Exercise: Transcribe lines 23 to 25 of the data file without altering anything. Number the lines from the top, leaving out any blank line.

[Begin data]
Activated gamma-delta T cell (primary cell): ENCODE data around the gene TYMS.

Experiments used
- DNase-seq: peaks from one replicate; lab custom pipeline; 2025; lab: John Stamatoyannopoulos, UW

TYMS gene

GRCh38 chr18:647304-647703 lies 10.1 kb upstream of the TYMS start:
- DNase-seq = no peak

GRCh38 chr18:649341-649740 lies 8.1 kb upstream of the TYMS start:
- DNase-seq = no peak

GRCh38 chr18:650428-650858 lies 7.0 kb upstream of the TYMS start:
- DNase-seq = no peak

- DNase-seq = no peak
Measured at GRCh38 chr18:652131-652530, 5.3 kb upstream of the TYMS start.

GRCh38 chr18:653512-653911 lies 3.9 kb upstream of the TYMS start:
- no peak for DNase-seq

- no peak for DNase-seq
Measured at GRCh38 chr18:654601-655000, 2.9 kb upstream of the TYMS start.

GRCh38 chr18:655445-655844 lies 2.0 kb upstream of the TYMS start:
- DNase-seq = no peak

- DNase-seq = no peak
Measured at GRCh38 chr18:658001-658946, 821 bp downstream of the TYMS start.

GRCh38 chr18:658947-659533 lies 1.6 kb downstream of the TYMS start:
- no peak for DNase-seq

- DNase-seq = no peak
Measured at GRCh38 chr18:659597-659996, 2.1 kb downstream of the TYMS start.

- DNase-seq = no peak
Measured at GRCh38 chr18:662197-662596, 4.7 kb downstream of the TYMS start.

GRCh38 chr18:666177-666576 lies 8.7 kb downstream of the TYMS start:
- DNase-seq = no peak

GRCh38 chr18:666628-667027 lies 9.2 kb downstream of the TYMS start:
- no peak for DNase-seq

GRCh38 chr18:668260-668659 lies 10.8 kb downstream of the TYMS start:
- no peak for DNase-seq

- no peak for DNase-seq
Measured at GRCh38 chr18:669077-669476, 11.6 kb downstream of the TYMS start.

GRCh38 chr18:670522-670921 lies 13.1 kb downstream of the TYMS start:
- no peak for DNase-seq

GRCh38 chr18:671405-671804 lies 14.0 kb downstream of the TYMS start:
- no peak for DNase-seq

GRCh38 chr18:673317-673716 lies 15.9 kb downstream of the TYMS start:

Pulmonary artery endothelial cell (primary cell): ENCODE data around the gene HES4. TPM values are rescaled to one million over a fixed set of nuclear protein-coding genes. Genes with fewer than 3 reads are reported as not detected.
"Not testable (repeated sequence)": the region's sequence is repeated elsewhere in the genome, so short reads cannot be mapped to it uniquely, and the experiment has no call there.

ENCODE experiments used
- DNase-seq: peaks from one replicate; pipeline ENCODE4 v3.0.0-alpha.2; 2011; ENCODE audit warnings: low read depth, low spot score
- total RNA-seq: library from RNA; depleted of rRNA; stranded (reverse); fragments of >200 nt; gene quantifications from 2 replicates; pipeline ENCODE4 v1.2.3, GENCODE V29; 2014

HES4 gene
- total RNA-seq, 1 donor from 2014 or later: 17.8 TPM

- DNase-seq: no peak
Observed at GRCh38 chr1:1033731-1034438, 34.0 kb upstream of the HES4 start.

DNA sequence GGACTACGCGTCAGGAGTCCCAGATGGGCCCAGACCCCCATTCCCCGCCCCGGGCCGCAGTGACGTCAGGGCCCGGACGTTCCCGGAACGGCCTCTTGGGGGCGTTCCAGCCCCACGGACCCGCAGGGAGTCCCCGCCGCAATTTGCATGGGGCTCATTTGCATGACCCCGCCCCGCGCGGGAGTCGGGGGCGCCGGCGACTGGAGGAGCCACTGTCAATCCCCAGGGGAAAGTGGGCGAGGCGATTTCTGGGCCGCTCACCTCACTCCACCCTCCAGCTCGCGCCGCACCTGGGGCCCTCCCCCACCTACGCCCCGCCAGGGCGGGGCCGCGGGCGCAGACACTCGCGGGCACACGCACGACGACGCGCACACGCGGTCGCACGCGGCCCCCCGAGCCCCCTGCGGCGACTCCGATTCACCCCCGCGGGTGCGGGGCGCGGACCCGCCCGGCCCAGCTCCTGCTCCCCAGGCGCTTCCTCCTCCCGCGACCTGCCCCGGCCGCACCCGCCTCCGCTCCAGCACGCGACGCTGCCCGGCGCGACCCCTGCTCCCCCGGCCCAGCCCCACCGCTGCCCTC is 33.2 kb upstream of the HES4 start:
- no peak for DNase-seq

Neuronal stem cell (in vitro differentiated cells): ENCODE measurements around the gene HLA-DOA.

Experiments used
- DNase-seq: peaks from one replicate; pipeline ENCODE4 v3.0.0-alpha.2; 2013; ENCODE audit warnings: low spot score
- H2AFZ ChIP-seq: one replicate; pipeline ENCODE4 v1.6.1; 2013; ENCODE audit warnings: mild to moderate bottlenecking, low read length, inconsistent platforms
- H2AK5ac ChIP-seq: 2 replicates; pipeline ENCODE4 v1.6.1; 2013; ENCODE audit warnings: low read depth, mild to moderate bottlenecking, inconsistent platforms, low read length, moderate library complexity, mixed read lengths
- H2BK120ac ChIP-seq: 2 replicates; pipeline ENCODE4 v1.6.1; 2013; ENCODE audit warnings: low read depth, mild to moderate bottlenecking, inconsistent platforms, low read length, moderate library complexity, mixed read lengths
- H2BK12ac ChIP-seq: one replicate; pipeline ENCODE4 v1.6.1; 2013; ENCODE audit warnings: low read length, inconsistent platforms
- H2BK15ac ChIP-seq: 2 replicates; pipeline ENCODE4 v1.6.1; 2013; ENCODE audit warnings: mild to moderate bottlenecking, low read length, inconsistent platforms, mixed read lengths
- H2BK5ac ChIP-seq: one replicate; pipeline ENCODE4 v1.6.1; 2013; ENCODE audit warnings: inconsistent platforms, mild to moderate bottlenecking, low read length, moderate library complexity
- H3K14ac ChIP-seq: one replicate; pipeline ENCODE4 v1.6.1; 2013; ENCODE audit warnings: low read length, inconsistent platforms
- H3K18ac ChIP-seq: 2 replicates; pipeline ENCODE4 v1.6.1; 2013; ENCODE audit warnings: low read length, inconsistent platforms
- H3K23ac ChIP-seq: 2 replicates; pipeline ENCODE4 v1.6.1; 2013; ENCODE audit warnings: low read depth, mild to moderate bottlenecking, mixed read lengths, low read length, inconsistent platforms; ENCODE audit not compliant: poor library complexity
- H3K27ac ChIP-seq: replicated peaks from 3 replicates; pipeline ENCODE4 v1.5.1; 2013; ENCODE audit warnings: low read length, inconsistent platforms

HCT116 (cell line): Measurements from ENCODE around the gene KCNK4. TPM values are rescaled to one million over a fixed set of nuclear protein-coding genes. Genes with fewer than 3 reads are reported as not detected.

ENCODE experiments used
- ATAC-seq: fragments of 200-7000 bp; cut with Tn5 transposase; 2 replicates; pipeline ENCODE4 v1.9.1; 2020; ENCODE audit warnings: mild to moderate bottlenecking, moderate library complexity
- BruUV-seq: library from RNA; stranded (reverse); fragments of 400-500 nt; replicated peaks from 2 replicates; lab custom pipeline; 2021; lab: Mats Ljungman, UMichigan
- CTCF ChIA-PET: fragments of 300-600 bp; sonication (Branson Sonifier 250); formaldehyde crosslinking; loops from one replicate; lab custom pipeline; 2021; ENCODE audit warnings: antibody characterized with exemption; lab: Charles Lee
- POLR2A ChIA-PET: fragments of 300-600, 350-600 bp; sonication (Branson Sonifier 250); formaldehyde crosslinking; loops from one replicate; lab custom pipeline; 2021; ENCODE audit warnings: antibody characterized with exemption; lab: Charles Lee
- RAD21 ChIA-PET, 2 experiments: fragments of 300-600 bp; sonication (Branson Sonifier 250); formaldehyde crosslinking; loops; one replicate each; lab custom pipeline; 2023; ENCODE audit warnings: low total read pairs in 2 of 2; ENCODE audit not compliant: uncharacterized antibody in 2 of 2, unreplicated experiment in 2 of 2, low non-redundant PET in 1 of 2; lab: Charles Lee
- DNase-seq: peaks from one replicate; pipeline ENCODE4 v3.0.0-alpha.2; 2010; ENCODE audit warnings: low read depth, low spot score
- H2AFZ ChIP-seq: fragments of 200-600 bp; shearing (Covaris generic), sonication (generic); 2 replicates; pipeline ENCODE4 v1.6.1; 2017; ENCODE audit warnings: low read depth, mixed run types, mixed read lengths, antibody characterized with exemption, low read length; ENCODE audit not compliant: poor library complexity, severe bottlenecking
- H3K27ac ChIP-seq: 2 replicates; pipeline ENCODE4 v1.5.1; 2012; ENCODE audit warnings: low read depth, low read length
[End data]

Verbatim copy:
- DNase-seq = no peak
Measured at GRCh38 chr18:659597-659996, 2.1 kb downstream of the TYMS start.

- DNase-seq = no peak